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Trials in Africa under way that could make malaria as rare as polio

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Wednesday, April 28, 2010

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NAIROBI -- Every 30 seconds, a child in Africa dies of malaria.

Parasite-carrying mosquitoes infect 250 million people living in the tropics each year resulting in one million deaths, according to the World Health Organisation. Africa, with 90 per cent of all malaria deaths, is the hardest hit region. Most deaths occur among low-income children under five years old.

The disease is preventable and curable, but there is currently no vaccine for malaria. However, researchers are testing a revolutionary vaccine that could make malaria as rare as polio, a disease that has nearly been eradicated. The drug tests were happening as the international community marked World Malaria Day on Sunday and pledged more funds to fight the disease.

GlaxoSmithKline, the British pharmaceutical company, the US Walter Reed Army Institute of Research and Path Malaria Vaccine Initiative are developing a drug called RTS,S or Mosquitrix, which could be commercially available in two years.

If successful, GlaxoSmithKline, known more for its lifestyle drugs for affluent people, could set a trend of biotech companies finding cures for diseases that plague the developing world. The malaria vaccine has been in the works for 20 years.

The Bill and Melinda Gates Foundation, which recently pledged US$10 billion (Dh36.7bn) to support vaccine development, is helping to fund the research of the malaria vaccine.

The disease is transmitted by a bite from an infected mosquito. The malaria parasites travel quickly to the liver, where they mature and enter the bloodstream.

Telltale symptoms begin with muscle aches and fatigue. Next come the chills and headache followed by nausea and loss of appetite. At this point, if left untreated, children can lapse into a coma and often die.

Simple prevention of malaria includes mosquito nets, insect repellent and removing standing water, where mosquitoes breed. Malaria prophylaxes are available, but are often too expensive for people in the developing world. Side effects are also common.

The third phase of the vaccine’s trial is underway in seven African countries and involves 16,000 children in malaria-affected nations. If the drug is proven effective and safe, GlaxoSmithKline will seek regulatory approval in 2012.

“A malaria vaccine could help save countless lives and redefine the future for Africa’s children,” said Patricia Njuguna, one of the vaccine’s lead investigators based in Kenya. “Communities all across Africa are dedicated to this future and are participating to ensure that we develop a vaccine with an acceptable safety and efficacy profile.” The second phase of the RTS,S trial, conducted on 2,000 children in Mozambique, showed that the drug reduced malaria by 53 per cent. The current clinical trial is the largest test of a malaria vaccine in the world.

“This is a tremendous moment in the fight against malaria and the culmination of more than two decades of research, including 10 years of clinical trials in Africa,” said Joe Cohen, the co-inventor of RTS,S. “The Phase III trial is a huge undertaking. Everyone involved has invested significant energy and resources to pave the way for what could become the world’s first malaria vaccine.”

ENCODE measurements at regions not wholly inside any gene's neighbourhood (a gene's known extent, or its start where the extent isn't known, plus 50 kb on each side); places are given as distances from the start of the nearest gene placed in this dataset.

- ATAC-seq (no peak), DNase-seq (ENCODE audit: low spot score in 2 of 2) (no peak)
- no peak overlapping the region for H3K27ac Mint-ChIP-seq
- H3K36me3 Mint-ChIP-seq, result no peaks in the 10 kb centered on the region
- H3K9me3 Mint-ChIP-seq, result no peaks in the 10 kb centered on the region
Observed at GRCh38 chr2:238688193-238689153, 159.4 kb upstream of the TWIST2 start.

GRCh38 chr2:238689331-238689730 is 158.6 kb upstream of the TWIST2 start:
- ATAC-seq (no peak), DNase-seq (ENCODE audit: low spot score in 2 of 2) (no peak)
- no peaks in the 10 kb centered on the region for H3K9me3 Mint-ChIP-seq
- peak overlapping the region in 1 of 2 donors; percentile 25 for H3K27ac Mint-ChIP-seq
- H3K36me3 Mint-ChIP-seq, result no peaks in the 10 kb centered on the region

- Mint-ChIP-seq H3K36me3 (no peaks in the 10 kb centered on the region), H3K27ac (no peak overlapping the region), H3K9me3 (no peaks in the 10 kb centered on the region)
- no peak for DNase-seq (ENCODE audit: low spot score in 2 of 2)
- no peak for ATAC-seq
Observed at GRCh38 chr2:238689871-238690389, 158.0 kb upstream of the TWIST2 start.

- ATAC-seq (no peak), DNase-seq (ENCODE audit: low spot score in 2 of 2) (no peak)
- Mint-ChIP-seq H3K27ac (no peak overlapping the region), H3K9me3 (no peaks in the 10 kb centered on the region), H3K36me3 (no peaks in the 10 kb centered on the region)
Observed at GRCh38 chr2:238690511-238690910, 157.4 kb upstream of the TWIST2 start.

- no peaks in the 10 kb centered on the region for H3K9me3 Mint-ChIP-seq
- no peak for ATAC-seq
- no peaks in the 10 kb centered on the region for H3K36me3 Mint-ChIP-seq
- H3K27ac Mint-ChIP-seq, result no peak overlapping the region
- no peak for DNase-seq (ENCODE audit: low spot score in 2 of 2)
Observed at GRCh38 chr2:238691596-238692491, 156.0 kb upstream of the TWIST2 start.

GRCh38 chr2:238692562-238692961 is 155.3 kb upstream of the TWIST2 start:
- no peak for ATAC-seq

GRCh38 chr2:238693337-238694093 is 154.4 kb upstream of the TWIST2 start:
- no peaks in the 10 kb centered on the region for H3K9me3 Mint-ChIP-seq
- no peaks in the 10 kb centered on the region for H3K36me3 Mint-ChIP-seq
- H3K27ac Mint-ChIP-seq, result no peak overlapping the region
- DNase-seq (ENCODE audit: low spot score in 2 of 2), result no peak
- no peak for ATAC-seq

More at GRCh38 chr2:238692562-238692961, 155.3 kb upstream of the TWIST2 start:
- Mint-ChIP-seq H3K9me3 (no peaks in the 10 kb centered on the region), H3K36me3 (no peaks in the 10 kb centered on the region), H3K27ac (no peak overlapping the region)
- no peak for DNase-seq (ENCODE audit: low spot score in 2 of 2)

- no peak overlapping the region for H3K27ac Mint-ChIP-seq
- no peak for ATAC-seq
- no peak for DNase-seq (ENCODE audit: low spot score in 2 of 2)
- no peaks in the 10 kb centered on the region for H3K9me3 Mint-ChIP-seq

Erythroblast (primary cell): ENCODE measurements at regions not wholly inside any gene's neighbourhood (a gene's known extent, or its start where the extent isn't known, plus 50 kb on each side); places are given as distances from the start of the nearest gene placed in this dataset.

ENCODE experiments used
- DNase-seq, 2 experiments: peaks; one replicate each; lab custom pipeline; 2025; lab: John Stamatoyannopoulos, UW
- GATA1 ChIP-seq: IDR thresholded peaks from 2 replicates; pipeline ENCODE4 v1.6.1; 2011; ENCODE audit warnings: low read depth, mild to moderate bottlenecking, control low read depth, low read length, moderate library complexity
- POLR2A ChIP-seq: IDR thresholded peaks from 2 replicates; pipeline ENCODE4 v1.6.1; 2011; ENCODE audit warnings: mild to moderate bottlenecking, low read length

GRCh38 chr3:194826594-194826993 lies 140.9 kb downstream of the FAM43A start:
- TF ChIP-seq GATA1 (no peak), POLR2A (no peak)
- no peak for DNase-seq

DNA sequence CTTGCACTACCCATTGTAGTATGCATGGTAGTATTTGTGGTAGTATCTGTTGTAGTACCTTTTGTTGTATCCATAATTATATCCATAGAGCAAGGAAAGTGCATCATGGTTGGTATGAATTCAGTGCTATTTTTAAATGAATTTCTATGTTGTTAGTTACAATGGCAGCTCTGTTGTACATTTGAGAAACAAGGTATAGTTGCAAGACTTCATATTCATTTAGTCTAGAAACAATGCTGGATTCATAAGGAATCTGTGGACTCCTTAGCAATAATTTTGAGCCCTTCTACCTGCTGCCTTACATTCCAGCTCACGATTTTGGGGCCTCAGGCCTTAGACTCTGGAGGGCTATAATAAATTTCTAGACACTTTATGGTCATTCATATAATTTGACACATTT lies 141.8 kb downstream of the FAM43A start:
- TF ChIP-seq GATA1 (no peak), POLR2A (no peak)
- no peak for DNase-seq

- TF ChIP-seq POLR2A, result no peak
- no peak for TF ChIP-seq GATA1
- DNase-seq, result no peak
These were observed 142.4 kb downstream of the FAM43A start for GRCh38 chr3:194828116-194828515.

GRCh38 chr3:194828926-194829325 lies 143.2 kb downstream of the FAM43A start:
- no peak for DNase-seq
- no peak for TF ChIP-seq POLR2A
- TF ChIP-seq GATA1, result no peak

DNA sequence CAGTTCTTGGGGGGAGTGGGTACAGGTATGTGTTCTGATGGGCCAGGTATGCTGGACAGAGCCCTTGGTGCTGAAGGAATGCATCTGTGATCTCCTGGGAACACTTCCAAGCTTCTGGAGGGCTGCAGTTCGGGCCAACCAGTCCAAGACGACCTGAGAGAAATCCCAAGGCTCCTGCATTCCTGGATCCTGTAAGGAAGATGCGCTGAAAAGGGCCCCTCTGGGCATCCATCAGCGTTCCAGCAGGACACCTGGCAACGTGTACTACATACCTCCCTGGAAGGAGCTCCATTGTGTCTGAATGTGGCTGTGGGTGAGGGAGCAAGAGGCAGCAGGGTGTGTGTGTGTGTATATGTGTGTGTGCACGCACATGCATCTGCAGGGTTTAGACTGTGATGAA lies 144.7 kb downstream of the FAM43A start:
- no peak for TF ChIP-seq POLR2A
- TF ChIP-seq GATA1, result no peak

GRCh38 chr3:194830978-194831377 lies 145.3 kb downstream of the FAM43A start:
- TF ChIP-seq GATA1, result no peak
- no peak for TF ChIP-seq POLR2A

Subsidising the development of the vaccine is key to making it affordable to the world’s poor. Experts say a drug like this needs to be made widely available to target those most in need.

“Development is only half the mission,” said Christian Loucq, the director of the Path Malaria Vaccine Initiative, which is based in the United States. “MVI and its partners are committed to ensuring this vaccine reaches those who need it most. We hope the international community will respond by starting to prepare for the day when, if all goes well, this vaccine will be available for distribution and use.”

GlaxoSmithKline says the vaccine will be made affordable in developing countries. Andrew Witty, the chief executive of GlaxoSmithKline, said the company would not look to make a large profit on the drug, although a final price has not been determined.

“We want to be responsible,” Mr Witty said in a speech in January to the Council on Foreign Relations, a US foreign policy think tank. “That’s why what we will do is set a price that covers our costs and generates a small return. A small return, all of which will be ploughed back into research and development for next-generation malaria vaccines and vaccines against other neglected diseases.”

On Sunday, the third World Malaria Day, Ban Ki-moon, the UN secretary general, praised the efforts to eradicate the disease. “Strong commitment has sparked innovation,” Mr Ban said. “Groundbreaking partnerships are developing new malaria medicines and making existing medicines more accessible and affordable. The challenge now is to ensure that all who are exposed to malaria can receive quality-assured diagnosis and treatment. The advances of recent years show that the battle against malaria can be won.”

But experts caution that the private sector cannot win the battle against malaria alone. Politicians and governments need to step up to see that the vaccine becomes a reality.

“I urge our leaders to now match our advances in research with similar advances in public health capacity and the political will required to widely implement the first ever malaria vaccine,” said Tsiri Agbenyega, who heads a committee that oversees the vaccine’s clinical trials. “We can make the promise of a malaria vaccine a reality if we maintain the momentum of this Phase III trial and begin to plan for the future.”


© Copyright of Abu Dhabi Media Company PJSC

Author: By Matt Brown
Source: The National
1.0 from 1 vote
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